The Kurdish National Council (KNC) on Saturday decided to suspend its participation in the negotiations in the Syrian peace talks in Geneva, after the Syrian opposition refused to recognize Kurdish demands.
“The Kurdish National Council in Syria (KNC) has taken part in the Geneva negotiations as a member of the High Negotiations Committee (HNC) in order to achieve a political solution for Syria,” the KNC said in a statement. “It has continually sought a common policy with the High Negotiations Committee, and has striven for this policy to fulfill all Syrians’ hopes and to correspond to their aspirations.”
“For this reason, the KNC’s representatives presented a document within the HNC and the negotiating delegation, intending to mutually submit this document to the UN Special Envoy, Mr. de Mistura. The paper requests the confirmation of the representation of Kurds in the negotiation process, in order to refute false reports claiming the opposite. Furthermore, the document presented by the KNC contains the demand to include the Kurdish Question and the question of other components of Syria’s population into the agenda of the negotiations,” the KNC said.
However, the KNC said that the Syrian opposition and members of the National Coordination Committee for Democratic Changed (NCB) opposed it, and persisted on leaving the Kurdish question aside. “This raises doubts as to the HNC’s credibility, in particular with respect to its commitment to uphold the national rights of the Kurds and those of other groups in Syria, like the Turkmens and the Assyrians, in accordance with the constitution,” the KNC said.
”While we address our genuine gratitude towards those patriotic voices, who have supported our demands, and while we appreciate the opinions they have expressed, we refuse to accept ignorant political practices excluding others. In our view, more dialogue is needed, and we hence emphasise, that the continuation of our participation in the HNC’s meetings is pointless within the current round of negotiations,” the KNC said.
“We therefore declare our suspension. Consequently, we will deem all resolutions taken and documents produced during our absence as non-binding,” the Kurdish council stressed.
As a result, KNC members Dr. Abdulhakim Bashar, Fuad Aliko, and Hawas Sadoon will not participate anymore in the Geneva talks.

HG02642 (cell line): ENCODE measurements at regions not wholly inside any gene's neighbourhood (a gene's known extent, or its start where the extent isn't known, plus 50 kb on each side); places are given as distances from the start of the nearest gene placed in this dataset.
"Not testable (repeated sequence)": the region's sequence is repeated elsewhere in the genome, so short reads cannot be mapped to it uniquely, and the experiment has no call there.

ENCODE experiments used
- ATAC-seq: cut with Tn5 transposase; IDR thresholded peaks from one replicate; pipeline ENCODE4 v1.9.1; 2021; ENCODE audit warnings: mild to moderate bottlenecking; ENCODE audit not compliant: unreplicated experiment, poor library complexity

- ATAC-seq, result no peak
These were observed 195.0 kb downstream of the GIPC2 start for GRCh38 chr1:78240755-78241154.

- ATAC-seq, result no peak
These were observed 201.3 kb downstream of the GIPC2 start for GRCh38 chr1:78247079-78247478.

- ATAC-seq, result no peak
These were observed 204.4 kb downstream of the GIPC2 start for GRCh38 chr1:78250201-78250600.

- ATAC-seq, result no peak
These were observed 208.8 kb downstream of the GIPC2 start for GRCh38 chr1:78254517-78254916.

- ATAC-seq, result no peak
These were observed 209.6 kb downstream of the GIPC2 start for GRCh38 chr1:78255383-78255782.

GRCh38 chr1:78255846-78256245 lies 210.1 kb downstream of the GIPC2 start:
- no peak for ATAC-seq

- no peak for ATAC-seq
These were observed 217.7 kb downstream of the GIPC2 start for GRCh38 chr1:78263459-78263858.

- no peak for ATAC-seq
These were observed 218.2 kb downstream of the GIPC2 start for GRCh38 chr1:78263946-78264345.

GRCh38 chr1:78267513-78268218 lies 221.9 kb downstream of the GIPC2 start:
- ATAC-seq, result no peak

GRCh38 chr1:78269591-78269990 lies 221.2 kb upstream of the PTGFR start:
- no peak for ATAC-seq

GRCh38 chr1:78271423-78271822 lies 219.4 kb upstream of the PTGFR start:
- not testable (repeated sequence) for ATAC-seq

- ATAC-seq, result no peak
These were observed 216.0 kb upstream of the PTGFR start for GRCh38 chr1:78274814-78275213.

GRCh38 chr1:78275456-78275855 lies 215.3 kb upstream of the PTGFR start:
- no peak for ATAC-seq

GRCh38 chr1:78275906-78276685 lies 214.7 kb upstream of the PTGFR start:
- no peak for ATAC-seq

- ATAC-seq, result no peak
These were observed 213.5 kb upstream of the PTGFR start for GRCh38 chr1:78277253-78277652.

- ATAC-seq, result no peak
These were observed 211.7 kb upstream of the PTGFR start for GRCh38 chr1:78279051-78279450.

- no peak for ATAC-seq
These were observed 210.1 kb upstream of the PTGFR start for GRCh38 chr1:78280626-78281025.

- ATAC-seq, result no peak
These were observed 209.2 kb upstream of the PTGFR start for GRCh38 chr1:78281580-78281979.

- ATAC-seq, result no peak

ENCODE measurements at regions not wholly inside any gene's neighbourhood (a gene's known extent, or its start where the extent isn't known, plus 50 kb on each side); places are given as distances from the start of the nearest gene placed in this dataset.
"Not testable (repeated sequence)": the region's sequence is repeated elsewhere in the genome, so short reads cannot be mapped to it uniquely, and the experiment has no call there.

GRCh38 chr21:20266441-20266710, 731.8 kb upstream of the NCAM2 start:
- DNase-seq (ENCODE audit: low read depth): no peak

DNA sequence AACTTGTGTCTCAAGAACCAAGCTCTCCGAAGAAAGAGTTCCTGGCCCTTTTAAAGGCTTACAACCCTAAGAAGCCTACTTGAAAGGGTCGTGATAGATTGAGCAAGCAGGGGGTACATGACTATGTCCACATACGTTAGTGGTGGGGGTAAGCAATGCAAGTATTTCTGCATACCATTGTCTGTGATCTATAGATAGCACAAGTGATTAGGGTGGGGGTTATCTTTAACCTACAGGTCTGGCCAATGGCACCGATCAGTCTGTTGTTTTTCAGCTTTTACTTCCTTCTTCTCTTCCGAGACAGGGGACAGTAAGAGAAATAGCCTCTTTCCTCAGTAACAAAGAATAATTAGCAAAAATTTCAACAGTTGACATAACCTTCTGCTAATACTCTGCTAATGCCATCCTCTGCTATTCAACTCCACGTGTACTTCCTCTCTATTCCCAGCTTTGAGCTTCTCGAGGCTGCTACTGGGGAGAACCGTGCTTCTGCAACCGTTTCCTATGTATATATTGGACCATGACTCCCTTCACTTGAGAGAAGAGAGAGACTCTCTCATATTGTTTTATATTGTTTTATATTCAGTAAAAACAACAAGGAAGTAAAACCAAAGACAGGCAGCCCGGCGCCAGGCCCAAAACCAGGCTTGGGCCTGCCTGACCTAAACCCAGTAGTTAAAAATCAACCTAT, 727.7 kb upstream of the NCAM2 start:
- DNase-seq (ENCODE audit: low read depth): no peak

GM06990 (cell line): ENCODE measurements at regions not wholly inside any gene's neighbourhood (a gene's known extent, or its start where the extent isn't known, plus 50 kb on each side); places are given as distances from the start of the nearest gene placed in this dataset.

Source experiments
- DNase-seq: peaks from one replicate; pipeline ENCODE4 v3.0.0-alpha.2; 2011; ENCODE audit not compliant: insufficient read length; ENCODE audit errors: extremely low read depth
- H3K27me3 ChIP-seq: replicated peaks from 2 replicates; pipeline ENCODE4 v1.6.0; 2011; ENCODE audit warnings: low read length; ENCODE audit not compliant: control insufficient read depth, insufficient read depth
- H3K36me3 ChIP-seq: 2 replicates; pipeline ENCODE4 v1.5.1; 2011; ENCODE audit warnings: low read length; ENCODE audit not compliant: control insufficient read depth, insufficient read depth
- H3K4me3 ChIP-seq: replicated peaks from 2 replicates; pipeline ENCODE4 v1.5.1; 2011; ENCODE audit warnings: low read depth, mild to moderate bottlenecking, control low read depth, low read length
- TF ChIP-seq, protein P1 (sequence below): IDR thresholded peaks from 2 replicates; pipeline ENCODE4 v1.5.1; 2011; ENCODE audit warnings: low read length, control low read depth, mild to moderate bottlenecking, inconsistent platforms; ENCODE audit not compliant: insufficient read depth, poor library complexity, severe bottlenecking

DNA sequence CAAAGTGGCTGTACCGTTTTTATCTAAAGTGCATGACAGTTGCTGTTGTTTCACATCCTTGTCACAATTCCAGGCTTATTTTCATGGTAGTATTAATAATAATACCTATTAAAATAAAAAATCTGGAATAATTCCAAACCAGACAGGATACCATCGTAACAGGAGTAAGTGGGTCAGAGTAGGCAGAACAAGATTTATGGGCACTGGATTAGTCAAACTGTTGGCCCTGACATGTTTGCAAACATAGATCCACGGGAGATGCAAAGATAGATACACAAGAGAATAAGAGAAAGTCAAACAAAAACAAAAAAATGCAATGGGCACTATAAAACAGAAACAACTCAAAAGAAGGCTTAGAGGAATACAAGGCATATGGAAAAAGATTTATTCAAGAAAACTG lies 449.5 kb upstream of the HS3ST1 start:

Majdal Delli, a member of the KNC-affliated Kurdish Yekiti Party, told ARA News that the decision to pull out from the negations was decided by the KNC leadership in Qamishli city. “We are still a part of the Syrian opposition,” he said. “The Syrian opposition until now hasn’t accepted federalism as a solution to the civil war in Syria.”
Nevertheless, he said he doesn’t expect the withdrawal from the Geneva talks to lead to better relations between the KNC and the Democratic Union Party (PYD), that has set up a local administration system in Northern Syria.
“As we expected, the round of peace negotiations on the crisis in Syria ended in Geneva without any tangible progress,” said Abdulkarim Omer, head of Foreign Relations at the PYD-led Cezire canton.
The PYD has said they will not recognize any outcome of the Geneva talks, as long as it is excluded.
While the PYD was excluded from Geneva as result of Turkish pressure, the KNC participated in the talks, but did not achieve results on behalf of the Kurdish cause in Syria.
The PYD and the People’s Protection Units (YPG) became the most dominant actors in Syrian Kurdistan after they took control of most Kurdish cities in July 2012 and established local autonomous canton administrations in Efrin, Kobani, and Cezire [Hasakah Governorate] in 2014.
The KNC is considered the main rival to the PYD, and backed by Masoud Barzani’s Kurdistan Democratic Party (KDP) and the Kurdistan Regional Government (KRG). The PYD, on the other hand, is closer to the Kurdistan Workers Party (PKK). Both the KDP and PKK have significant influence over the Kurdish parties in Syria.
The KNC has refused to recognize the PYD-led canton administrations in Rojava-Northern Syria, and called for a return to previous agreements signed in Duhok and Erbil to share power between the Kurdish parties. This while the PYD has called on the KNC to recognize its administration as a precondition for power-sharing.
While the PYD has accused the KNC of working for foreign agendas and Turkey, the KNC has accused the PYD of working with the Syrian regime.
So far, the two sides have not been able to share power in northern Syria, and have been working against each other after the failure of the Duhok agreement which was signed in October 2014.
After clashes in the region of Sinjar between the KDP-affiliated and PKK-affiliated groups on 3 March, in which seven fighters and one journalist were killed, tensions increased.
Over 40 members of the KDP-backed KNC were arrested by pro-PYD security forces in northern Syria, and several KNC offices were either closed and burned down.
Moreover, in a protest against the KDP in Sinjar by PKK supporters, one civilian got killed and seven wounded on March 14. Also six activists, who protested against the KDP in Erbil on 4 March, are still held in prison in Erbil, capital of Iraqi Kurdistan.
Reporting by: Wladimir van Wilgenburg | Source: ARA News
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